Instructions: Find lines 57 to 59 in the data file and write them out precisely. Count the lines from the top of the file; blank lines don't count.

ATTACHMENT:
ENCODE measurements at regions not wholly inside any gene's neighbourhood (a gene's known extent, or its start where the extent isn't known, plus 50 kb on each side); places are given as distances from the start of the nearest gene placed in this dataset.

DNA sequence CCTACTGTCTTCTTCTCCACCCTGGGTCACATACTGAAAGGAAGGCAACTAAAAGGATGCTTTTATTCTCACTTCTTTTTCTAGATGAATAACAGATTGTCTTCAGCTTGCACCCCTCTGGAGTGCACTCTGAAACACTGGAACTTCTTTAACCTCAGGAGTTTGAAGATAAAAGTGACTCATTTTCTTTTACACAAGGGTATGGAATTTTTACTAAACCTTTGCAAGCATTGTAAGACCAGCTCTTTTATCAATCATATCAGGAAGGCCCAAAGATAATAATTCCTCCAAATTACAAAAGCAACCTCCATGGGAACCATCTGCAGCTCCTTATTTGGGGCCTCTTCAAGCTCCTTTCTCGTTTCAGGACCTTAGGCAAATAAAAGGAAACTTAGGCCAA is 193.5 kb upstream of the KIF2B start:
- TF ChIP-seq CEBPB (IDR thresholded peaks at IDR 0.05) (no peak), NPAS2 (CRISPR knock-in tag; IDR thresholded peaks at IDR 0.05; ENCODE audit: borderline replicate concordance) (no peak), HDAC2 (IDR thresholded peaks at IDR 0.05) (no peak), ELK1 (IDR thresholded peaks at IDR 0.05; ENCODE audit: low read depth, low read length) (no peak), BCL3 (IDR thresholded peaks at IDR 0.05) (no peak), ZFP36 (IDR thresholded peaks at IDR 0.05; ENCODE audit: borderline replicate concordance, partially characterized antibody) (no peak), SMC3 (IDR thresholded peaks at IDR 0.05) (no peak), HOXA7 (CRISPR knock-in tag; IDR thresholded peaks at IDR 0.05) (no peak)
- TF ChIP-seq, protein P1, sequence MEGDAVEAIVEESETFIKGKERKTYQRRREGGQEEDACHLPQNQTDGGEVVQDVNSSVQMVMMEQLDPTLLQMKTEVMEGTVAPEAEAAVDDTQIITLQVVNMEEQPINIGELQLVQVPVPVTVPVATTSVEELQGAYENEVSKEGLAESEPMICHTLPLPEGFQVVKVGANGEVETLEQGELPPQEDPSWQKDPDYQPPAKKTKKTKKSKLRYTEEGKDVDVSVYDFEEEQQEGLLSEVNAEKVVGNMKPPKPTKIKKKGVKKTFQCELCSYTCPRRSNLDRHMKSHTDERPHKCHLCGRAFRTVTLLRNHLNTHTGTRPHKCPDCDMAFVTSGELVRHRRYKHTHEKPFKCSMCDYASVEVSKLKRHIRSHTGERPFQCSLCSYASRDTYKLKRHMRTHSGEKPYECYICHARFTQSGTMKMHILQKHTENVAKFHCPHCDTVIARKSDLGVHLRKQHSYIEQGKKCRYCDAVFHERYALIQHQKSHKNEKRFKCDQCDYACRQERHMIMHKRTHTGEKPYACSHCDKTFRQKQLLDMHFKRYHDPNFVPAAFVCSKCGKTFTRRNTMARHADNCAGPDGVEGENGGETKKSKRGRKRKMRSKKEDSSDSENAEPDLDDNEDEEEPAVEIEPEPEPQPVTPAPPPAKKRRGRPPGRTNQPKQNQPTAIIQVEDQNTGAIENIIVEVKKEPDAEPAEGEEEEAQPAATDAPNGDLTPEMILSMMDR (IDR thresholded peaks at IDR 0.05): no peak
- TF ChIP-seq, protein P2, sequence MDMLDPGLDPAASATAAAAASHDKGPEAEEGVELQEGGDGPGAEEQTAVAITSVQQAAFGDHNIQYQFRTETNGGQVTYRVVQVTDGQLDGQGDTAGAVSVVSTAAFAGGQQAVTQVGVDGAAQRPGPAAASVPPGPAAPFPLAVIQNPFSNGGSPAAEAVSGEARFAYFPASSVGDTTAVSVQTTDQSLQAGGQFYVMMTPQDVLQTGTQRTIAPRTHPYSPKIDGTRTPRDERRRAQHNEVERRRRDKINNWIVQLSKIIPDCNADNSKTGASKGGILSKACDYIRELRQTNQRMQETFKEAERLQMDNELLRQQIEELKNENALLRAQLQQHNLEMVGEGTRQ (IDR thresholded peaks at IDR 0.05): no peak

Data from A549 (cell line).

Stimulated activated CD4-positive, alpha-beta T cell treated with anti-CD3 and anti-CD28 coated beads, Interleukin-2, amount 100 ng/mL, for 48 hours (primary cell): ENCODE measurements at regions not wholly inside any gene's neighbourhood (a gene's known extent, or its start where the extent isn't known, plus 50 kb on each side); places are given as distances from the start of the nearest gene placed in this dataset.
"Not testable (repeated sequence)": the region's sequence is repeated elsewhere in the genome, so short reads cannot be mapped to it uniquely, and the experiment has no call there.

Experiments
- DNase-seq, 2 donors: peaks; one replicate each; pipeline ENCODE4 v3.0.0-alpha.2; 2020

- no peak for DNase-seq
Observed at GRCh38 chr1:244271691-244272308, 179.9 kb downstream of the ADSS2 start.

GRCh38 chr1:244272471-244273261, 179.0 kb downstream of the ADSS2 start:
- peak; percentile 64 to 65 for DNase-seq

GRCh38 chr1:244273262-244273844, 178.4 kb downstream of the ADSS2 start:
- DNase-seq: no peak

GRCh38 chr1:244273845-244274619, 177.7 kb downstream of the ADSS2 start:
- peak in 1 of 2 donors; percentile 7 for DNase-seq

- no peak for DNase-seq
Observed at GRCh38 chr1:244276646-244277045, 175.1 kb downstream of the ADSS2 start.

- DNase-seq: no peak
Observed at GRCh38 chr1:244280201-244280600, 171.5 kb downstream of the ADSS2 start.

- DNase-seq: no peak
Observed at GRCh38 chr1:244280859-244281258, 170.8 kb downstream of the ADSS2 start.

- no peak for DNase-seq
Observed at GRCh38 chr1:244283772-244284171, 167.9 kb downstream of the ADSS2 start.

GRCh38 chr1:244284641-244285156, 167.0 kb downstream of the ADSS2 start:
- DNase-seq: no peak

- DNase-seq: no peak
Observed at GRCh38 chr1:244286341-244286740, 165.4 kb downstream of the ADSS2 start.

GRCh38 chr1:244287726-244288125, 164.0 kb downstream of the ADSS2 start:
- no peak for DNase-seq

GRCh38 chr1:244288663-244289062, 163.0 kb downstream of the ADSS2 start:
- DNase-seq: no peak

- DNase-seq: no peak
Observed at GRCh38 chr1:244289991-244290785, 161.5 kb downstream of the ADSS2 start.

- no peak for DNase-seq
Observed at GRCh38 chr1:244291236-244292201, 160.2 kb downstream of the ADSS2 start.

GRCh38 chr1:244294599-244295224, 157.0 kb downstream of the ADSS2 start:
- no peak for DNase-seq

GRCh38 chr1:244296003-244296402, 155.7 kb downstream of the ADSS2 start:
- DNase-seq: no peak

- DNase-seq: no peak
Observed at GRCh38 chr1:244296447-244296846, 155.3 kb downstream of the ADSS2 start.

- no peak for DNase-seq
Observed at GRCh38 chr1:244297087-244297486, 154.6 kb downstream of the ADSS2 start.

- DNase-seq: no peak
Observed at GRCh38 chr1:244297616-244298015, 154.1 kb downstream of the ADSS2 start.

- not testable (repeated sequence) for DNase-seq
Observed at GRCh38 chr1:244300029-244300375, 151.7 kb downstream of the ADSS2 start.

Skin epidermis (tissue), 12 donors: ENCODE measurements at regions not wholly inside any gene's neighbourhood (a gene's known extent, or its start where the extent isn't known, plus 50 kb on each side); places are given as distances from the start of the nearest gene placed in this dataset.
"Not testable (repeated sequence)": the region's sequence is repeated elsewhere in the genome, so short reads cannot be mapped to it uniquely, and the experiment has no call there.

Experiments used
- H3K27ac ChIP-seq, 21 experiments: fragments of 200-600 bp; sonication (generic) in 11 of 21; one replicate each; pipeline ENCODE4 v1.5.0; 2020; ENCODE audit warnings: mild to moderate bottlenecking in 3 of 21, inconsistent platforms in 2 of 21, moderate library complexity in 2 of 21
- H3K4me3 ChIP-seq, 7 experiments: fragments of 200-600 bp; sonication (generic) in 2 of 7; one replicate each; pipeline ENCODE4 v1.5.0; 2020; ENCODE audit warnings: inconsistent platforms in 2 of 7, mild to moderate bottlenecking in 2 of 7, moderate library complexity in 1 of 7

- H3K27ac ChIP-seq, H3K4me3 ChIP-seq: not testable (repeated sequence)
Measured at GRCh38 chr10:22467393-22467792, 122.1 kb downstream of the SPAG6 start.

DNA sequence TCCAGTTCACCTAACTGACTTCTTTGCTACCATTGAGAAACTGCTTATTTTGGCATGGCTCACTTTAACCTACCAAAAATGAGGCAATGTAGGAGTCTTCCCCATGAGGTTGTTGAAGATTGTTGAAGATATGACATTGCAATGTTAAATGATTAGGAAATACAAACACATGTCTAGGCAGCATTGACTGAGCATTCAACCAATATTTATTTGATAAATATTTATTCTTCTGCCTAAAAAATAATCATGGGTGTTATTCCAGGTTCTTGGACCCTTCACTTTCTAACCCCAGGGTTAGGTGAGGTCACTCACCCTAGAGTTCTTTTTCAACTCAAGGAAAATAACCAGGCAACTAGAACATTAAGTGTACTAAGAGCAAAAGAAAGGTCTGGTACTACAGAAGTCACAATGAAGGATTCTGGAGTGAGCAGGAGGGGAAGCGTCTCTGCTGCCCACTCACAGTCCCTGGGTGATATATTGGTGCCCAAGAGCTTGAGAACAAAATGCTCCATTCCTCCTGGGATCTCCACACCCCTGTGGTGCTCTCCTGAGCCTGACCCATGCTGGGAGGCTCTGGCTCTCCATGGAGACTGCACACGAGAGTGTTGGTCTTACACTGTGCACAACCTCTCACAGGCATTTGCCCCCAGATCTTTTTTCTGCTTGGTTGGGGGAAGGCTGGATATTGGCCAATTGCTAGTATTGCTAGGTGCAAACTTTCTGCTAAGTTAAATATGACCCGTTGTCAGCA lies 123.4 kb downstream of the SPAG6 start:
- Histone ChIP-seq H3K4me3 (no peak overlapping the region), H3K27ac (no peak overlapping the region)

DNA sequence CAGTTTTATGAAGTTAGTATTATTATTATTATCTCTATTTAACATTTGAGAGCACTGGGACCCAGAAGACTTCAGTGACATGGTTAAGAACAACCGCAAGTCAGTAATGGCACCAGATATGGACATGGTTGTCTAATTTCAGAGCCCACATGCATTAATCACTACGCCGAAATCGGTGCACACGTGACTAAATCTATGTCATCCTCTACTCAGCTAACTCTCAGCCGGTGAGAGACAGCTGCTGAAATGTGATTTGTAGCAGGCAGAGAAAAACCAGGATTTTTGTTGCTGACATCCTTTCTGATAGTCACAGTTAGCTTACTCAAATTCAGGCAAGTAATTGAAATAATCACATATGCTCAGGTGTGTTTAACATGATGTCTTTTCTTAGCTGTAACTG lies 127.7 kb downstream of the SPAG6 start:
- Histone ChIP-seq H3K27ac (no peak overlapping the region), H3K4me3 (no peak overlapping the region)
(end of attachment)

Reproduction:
Measured at GRCh38 chr10:22467393-22467792, 122.1 kb downstream of the SPAG6 start.

DNA sequence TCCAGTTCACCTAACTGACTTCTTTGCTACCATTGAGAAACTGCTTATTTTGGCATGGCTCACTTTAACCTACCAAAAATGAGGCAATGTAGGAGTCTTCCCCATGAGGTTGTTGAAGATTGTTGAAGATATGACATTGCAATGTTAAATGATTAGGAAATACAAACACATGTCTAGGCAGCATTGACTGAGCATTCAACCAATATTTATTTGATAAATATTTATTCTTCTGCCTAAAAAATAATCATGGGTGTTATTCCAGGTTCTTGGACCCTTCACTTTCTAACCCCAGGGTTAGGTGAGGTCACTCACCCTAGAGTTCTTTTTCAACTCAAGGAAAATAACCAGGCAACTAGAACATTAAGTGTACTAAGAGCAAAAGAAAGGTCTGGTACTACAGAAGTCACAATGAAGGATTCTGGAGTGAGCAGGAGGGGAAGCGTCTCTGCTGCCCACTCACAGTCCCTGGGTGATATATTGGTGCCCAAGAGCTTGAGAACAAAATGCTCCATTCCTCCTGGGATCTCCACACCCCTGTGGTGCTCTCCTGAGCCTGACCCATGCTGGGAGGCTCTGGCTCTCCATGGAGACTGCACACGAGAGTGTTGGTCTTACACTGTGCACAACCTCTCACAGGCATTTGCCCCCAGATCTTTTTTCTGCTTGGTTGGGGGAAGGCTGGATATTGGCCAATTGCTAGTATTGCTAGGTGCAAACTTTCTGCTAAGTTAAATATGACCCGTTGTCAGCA lies 123.4 kb downstream of the SPAG6 start:
- Histone ChIP-seq H3K4me3 (no peak overlapping the region), H3K27ac (no peak overlapping the region)